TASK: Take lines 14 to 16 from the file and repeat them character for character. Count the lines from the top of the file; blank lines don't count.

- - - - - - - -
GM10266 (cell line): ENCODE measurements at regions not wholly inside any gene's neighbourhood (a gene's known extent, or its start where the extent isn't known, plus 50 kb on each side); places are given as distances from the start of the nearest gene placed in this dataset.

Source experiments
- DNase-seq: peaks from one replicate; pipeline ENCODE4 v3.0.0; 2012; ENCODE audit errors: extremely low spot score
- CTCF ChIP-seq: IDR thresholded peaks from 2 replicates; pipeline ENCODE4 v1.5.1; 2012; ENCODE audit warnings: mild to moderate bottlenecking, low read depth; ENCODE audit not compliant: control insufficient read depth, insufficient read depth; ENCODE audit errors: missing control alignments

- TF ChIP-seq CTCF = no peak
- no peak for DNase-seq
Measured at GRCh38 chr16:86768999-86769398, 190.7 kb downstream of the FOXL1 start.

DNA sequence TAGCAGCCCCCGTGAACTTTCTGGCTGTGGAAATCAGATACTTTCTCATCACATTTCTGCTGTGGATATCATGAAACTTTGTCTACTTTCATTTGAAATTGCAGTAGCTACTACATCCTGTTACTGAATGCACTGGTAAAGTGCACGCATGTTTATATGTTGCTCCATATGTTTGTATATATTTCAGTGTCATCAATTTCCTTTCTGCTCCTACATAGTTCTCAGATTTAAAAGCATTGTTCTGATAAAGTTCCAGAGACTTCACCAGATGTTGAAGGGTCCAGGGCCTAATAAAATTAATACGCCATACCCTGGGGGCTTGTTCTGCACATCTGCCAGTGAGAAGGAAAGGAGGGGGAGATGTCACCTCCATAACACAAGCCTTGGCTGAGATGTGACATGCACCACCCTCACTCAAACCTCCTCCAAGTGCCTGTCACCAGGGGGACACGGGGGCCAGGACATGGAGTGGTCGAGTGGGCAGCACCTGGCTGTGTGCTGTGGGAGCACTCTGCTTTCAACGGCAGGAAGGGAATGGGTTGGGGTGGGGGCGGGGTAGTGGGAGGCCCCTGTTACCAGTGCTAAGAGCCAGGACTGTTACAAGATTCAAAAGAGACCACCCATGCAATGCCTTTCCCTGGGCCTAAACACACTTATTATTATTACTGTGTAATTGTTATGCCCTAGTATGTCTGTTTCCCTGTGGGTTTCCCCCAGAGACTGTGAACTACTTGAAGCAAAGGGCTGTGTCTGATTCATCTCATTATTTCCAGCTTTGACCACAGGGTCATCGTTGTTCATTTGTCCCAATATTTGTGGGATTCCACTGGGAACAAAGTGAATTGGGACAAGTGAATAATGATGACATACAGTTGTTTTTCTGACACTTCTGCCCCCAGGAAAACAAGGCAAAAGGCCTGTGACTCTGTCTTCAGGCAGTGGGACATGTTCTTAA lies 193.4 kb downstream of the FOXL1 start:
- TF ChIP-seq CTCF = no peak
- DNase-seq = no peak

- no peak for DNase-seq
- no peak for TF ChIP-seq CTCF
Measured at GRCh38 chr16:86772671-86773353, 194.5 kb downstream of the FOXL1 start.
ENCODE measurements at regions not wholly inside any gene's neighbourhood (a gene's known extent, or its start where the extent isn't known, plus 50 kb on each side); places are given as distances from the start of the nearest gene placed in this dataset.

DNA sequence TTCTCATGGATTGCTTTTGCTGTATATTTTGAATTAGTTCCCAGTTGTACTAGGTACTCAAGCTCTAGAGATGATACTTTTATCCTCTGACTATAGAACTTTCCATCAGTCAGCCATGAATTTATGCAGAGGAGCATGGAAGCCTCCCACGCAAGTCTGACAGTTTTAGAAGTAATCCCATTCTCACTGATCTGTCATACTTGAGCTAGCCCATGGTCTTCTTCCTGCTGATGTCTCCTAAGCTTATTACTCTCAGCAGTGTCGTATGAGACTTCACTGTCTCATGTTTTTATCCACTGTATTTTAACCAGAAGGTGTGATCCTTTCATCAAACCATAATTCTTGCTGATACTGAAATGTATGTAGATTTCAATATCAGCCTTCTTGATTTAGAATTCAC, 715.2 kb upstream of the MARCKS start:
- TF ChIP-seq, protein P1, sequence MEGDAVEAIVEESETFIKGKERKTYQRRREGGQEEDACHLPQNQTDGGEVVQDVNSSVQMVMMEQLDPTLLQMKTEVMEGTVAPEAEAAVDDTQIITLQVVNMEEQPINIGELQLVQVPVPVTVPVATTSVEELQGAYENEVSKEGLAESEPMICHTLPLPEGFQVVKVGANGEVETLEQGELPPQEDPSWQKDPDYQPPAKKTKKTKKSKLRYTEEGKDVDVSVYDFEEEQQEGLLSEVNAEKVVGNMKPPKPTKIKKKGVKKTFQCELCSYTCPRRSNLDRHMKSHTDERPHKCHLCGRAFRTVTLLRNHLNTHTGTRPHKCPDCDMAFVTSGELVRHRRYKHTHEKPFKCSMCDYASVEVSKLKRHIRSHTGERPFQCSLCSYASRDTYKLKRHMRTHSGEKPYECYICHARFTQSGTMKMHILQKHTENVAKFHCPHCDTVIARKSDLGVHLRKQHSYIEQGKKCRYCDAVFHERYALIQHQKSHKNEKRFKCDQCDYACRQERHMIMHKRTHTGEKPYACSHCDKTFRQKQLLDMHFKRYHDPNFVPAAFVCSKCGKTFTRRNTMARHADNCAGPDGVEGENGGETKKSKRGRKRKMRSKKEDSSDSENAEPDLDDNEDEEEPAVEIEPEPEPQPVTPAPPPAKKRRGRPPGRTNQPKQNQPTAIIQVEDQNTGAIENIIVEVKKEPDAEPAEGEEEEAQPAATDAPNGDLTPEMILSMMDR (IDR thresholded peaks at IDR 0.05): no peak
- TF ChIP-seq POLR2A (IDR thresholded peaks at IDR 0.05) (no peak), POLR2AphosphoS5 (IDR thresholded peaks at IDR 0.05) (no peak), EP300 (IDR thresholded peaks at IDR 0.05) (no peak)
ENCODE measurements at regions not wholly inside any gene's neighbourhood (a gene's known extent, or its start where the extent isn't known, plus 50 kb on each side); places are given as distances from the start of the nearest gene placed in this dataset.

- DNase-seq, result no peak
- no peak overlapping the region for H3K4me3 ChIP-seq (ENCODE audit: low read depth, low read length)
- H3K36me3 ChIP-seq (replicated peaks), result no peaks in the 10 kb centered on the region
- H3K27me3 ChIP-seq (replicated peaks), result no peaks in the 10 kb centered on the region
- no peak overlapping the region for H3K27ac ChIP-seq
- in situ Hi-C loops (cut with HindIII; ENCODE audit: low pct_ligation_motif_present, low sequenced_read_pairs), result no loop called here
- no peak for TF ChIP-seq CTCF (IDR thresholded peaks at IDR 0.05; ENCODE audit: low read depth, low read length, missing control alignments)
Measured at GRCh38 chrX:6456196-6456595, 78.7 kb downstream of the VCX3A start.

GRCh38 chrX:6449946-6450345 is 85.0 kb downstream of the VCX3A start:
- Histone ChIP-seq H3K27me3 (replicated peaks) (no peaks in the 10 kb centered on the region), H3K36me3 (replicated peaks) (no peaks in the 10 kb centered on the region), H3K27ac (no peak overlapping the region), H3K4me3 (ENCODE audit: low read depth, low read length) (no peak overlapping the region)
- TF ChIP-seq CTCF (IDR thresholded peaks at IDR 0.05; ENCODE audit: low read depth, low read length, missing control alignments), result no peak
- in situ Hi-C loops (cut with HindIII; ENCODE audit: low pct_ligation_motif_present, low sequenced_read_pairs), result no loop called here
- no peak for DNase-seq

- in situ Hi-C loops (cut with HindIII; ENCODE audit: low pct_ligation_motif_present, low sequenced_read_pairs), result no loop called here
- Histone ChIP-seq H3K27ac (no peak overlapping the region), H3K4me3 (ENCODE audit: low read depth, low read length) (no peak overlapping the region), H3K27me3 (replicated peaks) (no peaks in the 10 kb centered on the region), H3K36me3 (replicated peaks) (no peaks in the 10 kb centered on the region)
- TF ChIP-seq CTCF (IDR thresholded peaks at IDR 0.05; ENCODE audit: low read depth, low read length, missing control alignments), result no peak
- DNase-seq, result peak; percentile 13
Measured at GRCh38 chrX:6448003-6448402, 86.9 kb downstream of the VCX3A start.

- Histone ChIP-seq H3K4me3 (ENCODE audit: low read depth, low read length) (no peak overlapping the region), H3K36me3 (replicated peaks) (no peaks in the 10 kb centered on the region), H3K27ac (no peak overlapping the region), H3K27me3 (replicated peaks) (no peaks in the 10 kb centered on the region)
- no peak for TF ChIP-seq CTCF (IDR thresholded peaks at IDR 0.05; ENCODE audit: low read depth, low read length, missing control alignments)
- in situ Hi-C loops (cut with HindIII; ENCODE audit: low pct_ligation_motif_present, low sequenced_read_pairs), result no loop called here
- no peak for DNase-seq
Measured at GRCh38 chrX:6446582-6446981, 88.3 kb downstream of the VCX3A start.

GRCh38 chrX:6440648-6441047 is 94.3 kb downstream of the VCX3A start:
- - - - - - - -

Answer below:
ENCODE measurements at regions not wholly inside any gene's neighbourhood (a gene's known extent, or its start where the extent isn't known, plus 50 kb on each side); places are given as distances from the start of the nearest gene placed in this dataset.

DNA sequence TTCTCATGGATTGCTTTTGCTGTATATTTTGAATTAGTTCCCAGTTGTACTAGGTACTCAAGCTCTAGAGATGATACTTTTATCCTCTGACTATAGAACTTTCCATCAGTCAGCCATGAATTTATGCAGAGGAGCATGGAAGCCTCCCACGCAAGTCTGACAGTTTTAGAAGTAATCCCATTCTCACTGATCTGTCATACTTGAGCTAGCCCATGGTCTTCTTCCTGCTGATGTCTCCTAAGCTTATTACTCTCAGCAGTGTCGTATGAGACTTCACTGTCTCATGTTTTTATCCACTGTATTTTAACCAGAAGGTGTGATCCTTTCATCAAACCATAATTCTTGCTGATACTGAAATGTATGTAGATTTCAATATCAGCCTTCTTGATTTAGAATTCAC, 715.2 kb upstream of the MARCKS start:
- TF ChIP-seq, protein P1, sequence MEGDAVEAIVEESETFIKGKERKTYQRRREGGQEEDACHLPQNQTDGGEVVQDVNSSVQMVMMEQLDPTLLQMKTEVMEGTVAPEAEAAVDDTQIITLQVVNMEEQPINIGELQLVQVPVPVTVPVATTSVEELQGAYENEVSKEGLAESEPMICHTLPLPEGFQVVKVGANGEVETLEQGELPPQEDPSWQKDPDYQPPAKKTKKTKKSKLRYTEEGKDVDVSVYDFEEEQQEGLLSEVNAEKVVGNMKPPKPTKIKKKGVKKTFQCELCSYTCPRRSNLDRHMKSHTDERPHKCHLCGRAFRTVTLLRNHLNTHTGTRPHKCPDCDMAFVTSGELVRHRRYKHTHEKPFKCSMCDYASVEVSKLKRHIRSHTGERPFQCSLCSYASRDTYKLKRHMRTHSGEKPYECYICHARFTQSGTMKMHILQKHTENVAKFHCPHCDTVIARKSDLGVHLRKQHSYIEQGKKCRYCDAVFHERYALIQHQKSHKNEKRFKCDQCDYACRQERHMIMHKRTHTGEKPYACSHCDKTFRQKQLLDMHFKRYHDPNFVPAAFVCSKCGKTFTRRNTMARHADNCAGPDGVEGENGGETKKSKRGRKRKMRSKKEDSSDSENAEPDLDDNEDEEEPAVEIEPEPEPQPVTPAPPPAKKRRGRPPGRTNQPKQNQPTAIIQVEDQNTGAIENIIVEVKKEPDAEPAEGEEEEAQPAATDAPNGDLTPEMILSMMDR (IDR thresholded peaks at IDR 0.05): no peak